HMRC Interest Rates

HMRC has come under widespread criticism for what is seen as an unfair differential in the interest rate it pays to those who over-pay their tax and the rate it charges those who owe tax.

The recent increase in the Bank of England’s base rate has led to an increase in the penalty rate of 0.25% to 3.25% while the repayment rate has been frozen at 0.5% – where it has been since 2009.

The penalty rate being high (best cash ISAs were paying less than 2% on 31st August 2018) is understandable really as being a very clear incentive to pay tax speedily. Paying such a low rate on repayment, however, seems less defensible, especially given that such repayments often arise from errors at HMRC.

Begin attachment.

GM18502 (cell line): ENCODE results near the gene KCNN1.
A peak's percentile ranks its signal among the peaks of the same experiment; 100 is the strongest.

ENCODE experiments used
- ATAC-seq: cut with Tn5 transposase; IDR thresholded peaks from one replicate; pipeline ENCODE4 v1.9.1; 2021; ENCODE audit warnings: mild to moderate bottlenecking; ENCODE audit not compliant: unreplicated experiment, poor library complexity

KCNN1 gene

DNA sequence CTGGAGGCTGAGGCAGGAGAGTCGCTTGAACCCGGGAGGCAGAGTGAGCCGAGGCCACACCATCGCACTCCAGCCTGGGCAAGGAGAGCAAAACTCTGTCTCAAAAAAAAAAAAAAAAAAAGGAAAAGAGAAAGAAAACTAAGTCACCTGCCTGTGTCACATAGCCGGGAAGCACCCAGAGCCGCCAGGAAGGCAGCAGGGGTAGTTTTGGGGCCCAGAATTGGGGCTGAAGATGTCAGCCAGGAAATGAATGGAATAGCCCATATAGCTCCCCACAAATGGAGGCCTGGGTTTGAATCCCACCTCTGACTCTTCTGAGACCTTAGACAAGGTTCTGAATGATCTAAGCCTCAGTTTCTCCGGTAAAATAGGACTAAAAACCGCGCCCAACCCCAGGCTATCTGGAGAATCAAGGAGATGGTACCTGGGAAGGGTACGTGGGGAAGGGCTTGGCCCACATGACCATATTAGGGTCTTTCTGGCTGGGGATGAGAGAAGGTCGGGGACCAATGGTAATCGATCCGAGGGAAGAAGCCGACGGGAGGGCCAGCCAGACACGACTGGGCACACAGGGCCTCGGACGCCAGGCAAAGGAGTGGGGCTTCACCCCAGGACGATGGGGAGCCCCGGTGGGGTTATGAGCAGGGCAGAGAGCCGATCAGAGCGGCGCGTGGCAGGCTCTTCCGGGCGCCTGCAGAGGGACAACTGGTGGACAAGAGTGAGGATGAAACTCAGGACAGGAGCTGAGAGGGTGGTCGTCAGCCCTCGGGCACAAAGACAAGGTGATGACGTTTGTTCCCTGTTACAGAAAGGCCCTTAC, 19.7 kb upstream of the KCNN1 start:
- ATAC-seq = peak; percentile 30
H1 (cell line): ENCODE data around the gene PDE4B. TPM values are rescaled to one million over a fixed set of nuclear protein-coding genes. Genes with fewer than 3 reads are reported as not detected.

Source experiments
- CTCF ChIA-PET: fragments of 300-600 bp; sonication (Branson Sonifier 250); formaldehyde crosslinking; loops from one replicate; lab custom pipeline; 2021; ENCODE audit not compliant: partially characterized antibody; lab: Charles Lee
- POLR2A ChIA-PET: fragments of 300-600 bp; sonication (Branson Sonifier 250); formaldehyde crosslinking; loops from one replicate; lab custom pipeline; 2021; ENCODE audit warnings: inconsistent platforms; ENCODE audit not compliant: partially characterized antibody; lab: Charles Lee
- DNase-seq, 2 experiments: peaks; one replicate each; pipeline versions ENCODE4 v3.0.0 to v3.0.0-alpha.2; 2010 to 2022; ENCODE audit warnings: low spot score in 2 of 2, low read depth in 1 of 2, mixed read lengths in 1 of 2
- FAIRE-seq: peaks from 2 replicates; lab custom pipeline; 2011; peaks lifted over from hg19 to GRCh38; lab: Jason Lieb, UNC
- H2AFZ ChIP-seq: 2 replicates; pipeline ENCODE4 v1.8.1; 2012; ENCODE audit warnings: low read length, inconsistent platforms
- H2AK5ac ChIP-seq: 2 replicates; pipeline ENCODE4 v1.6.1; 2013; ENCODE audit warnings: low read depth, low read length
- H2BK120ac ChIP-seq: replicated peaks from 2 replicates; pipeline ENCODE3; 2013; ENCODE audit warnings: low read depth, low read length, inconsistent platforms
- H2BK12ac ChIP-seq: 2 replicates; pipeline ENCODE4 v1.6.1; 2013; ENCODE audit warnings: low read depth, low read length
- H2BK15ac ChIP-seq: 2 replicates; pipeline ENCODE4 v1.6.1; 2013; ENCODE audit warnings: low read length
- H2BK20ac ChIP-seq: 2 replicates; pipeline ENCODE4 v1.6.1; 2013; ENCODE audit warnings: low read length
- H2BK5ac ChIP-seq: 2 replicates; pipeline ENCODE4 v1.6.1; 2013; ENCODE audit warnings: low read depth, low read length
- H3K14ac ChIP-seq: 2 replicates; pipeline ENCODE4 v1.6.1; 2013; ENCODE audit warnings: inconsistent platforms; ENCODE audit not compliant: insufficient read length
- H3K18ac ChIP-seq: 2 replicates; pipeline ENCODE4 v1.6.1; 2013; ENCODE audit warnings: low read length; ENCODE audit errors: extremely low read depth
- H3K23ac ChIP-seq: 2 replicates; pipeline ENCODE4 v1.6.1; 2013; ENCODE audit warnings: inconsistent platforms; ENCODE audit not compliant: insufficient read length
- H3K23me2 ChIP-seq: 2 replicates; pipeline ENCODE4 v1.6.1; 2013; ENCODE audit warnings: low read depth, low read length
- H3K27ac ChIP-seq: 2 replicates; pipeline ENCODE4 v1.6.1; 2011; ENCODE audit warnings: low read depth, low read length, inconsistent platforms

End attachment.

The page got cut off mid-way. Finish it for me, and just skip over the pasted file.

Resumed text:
A spokesperson for HMRC responded to the criticism by saying ‘The rate we pay on repayments never falls below 0.5% even when the Bank of England base rate is low’. The statement continued ‘The different interest rates provide fairness to taxpayers who pay on time…… is only right that those who don’t, pay a higher rate of interest…’

All of which emphasises the need to ensure that tax returns are checked thoroughly and both under and over payments are avoided – since both seem to be penalised by this system.

If you would like to discuss this blog in more detail please email David Bennett or call 01772 821 021.